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Alleviate cloud computing risks with effective vendor management


Moving to the cloud presents significant benefits for state and local government entities, including reduced staffing and infrastructure costs. While there are many positives to the cloud, several risks are apparent, as studies find the majority of businesses are dissatisfied with vendor contracts. You must be proactive in managing vendor agreements to ensure your security needs are satisfied, effective controls are in place and contract terms are favorable.

Cloud computing is a shared pool of configurable computable resources, providing a convenient, on-demand platform to reduce costs and adapt to changing business needs. Common resources deployed to the cloud include: networks, servers, shared storage, applications and services. As with any emerging technology, there are risks involved with storing your data and applications remotely. The top cloud security threats, as defined by the Cloud Security Alliance, include:

  • Shared technology vulnerabilities
  • Insecure application programming interfaces (APIs)
  • Account or service traffic hijacking
  • Malicious insiders
  • Data loss and leakage
  • Abuse and nefarious use of cloud computing

Meeting regulations and security standards

State and local government organizations can utilize vendor management strategies to reduce these and other risks. The market is currently flooded with cloud vendors; and while price is always important, a provider should also fit your needs from a data availability standpoint, and match your risk appetite.

When choosing a cloud provider, identify the regulations your entity is subject to, and whether vendors hold themselves to the same standards. For example, if your organization is subject to the Federal Information Security Act of 2002 (FISMA), your cloud provider must have the appropriate controls to comply. In addition, the Federal Risk and Authorization Management Program (FedRAMP) is designed to manage risks in the cloud, and ensure proper controls and protocols are in place.

Choosing the right cloud vendor to minimize risks

According to a recent Gartner report, most cloud computing contracts are more favorable to the vendor than to the customer. Agreements tend to be vague about how data will be protected, and do not require meaningful compensation if a vendor mistake leads to compromised data. State and local government data requirements are stringent, with stiff penalties. Defining your necessary protection level and appropriate penalties for vendor missteps is imperative.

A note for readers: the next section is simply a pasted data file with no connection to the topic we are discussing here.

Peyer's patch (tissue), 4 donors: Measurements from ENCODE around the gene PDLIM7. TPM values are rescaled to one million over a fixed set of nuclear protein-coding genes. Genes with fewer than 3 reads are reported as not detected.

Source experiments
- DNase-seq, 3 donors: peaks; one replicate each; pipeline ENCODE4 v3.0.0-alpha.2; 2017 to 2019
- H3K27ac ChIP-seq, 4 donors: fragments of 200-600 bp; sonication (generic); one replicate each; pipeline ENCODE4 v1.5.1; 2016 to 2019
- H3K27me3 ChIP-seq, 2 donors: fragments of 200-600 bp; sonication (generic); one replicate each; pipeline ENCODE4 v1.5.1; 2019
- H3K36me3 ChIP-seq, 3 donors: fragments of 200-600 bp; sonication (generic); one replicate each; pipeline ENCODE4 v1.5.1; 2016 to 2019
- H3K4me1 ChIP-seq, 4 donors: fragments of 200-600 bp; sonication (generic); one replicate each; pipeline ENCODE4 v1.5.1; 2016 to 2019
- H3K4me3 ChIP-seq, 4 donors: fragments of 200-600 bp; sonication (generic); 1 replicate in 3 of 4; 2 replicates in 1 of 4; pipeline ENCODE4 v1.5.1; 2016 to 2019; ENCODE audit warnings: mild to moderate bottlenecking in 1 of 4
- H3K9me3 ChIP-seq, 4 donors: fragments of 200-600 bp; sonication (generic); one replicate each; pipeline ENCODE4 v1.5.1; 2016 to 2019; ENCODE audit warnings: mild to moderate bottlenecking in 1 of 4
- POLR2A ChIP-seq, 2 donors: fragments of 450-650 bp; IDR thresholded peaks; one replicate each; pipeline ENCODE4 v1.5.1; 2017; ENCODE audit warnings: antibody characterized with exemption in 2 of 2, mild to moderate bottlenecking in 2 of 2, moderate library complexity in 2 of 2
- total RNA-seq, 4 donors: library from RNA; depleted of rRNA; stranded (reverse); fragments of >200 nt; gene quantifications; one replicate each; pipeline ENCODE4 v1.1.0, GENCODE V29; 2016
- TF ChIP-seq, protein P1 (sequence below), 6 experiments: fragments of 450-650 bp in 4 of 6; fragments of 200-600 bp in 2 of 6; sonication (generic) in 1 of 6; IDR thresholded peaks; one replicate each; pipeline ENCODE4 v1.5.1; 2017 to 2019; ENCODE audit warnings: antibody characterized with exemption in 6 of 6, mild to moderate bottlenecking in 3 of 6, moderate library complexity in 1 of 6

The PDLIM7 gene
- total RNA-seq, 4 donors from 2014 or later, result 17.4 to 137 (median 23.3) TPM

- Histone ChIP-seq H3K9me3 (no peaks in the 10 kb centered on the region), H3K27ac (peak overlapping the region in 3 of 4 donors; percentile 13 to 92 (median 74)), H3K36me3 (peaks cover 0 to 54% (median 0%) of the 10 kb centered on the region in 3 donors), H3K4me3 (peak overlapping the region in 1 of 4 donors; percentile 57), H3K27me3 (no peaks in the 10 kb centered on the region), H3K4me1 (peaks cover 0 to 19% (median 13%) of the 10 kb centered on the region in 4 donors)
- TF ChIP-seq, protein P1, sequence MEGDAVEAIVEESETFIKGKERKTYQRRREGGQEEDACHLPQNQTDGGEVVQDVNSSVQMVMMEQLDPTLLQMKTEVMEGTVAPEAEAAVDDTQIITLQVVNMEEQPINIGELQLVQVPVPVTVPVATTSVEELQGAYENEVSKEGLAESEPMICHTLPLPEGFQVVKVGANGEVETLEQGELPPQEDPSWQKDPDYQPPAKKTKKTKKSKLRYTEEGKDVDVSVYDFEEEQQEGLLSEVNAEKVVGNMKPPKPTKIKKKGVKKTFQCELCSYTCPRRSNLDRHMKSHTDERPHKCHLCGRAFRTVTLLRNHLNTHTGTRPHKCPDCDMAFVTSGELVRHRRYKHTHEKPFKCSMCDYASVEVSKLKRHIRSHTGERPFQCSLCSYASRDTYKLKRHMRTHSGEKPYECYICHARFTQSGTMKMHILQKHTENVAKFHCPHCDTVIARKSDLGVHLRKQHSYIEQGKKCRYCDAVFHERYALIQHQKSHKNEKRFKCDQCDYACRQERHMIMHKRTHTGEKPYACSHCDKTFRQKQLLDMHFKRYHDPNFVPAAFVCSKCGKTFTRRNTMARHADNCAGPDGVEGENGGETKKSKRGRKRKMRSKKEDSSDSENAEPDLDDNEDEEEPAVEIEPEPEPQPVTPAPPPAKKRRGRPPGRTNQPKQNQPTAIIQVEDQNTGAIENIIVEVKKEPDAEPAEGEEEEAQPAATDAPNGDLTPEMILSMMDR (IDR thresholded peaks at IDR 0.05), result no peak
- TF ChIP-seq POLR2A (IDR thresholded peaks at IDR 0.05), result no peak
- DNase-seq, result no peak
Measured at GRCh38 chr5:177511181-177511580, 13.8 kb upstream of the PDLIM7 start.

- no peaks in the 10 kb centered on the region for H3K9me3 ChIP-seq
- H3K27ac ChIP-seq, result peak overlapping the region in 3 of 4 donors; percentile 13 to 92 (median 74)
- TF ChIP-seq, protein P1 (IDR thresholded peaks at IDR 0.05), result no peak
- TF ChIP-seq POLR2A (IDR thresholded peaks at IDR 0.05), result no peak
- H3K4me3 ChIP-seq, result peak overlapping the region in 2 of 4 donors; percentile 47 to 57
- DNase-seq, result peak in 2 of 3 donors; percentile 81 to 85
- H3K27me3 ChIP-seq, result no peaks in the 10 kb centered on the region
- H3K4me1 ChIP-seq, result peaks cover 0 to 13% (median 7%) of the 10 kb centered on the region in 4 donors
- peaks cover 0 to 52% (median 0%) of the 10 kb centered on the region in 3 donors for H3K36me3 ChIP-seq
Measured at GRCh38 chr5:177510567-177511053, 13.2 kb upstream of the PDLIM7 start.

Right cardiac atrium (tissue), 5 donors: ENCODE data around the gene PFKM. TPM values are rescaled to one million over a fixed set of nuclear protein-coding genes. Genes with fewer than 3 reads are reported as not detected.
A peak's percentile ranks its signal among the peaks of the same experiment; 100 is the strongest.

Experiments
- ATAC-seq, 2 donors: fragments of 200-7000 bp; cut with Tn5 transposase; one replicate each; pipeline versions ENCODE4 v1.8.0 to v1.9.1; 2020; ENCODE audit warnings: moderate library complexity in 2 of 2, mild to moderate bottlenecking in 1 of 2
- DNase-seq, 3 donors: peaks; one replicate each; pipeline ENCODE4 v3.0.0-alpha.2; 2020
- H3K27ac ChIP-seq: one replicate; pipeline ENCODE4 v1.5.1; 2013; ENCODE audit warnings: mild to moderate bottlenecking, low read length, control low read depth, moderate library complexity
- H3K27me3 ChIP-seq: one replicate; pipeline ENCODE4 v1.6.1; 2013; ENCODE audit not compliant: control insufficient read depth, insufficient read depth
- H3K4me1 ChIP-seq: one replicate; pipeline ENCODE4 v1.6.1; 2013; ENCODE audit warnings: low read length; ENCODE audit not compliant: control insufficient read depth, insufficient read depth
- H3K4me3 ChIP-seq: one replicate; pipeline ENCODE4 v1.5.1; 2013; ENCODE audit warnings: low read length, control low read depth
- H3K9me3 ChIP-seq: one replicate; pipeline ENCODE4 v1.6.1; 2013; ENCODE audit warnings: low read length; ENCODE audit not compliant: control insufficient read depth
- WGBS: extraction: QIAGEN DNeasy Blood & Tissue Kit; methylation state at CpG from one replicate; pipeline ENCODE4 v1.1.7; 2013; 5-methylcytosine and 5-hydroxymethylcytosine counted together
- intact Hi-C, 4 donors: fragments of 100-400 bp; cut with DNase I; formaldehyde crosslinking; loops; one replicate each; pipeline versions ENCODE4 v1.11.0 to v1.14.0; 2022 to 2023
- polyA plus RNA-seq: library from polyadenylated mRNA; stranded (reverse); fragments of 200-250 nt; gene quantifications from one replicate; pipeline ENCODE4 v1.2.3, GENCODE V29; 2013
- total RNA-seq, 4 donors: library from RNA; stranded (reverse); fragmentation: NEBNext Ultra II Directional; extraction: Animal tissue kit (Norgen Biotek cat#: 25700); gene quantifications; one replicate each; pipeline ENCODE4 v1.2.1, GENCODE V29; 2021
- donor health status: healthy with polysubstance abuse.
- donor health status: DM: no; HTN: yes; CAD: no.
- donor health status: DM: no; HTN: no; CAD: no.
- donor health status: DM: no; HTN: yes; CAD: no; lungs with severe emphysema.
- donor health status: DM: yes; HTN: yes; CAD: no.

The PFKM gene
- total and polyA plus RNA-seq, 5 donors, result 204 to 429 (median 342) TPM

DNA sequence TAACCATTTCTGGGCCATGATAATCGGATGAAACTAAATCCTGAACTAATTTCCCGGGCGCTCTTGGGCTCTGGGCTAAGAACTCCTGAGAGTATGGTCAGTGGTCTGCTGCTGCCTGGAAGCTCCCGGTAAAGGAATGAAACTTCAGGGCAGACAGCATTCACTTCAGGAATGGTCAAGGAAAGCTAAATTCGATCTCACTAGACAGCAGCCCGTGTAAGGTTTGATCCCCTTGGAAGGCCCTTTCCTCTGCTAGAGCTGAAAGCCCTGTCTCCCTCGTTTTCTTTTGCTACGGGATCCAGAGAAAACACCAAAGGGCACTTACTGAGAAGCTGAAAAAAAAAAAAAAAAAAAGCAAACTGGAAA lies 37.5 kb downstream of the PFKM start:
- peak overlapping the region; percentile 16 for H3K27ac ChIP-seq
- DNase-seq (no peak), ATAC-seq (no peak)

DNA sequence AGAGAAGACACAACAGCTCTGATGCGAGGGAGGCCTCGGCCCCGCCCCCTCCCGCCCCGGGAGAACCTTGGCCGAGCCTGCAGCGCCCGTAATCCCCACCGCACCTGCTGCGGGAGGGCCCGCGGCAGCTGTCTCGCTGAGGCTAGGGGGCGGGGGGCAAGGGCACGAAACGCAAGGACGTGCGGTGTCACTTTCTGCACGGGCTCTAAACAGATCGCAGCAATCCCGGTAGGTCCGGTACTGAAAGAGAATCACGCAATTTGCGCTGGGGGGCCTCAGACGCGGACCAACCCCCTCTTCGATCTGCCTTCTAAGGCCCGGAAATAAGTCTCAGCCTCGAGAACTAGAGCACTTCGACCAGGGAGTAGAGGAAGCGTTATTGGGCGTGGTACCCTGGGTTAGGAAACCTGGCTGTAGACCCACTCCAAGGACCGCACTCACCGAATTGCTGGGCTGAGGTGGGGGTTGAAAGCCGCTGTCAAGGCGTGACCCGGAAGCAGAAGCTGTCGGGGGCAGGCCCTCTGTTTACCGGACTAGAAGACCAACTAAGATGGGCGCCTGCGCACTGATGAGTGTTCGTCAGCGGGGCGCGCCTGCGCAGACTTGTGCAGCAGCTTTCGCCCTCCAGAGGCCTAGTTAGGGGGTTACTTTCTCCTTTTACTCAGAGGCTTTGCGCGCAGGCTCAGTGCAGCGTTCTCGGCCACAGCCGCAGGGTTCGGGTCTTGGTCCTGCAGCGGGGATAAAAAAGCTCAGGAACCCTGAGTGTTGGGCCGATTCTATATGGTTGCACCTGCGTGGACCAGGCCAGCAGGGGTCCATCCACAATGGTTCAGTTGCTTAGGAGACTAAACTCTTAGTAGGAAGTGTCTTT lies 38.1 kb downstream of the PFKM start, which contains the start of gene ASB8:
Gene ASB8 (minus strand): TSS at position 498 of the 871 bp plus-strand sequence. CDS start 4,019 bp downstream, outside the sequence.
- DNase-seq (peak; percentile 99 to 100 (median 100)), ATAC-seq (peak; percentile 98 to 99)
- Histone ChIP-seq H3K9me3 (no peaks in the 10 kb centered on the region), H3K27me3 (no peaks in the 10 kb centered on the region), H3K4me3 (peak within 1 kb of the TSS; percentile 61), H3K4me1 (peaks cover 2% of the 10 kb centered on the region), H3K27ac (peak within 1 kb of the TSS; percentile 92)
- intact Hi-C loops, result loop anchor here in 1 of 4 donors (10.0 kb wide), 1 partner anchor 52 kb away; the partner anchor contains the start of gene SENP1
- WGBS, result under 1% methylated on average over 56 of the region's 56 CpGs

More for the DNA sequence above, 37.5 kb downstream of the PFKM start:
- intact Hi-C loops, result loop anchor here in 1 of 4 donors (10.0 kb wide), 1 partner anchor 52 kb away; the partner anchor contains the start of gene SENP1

In addition to security controls, appropriate vendor management allows your organization to mitigate other risks, including deficiencies in:

  • Audit and testing
  • Compensation in the event of breaches
  • Data recovery parameters if data is lost
  • Notifications of potential threats
  • Exit strategies in case of changes in the environment

Negotiating for more favorable terms

The recent wave of cloud adoption is fairly new, and many state and local government organizations may not realize the potential to negotiate for stronger security controls. Studies have found that 80 percent of organizations are unhappy with their vendor contracts, and dissatisfaction is projected to continue through 2015. While cloud security is important for private businesses, it is even more critical for government entities, and vendor contracts must be managed to protect sensitive information.

A thorough cloud computing strategy provides management with an opportunity to reduce infrastructure costs and adapt quickly to changing business needs. However, the regulations that your organization is subject to must be identified, and whether potential vendors are able to hold themselves to the same standards.

When choosing a cloud provider, management should carefully look over proposals, and attempt to negotiate more favorable terms. While security and privacy issues are significant concerns for state and local government entities, they can be effectively mitigated through sound vendor contract management.


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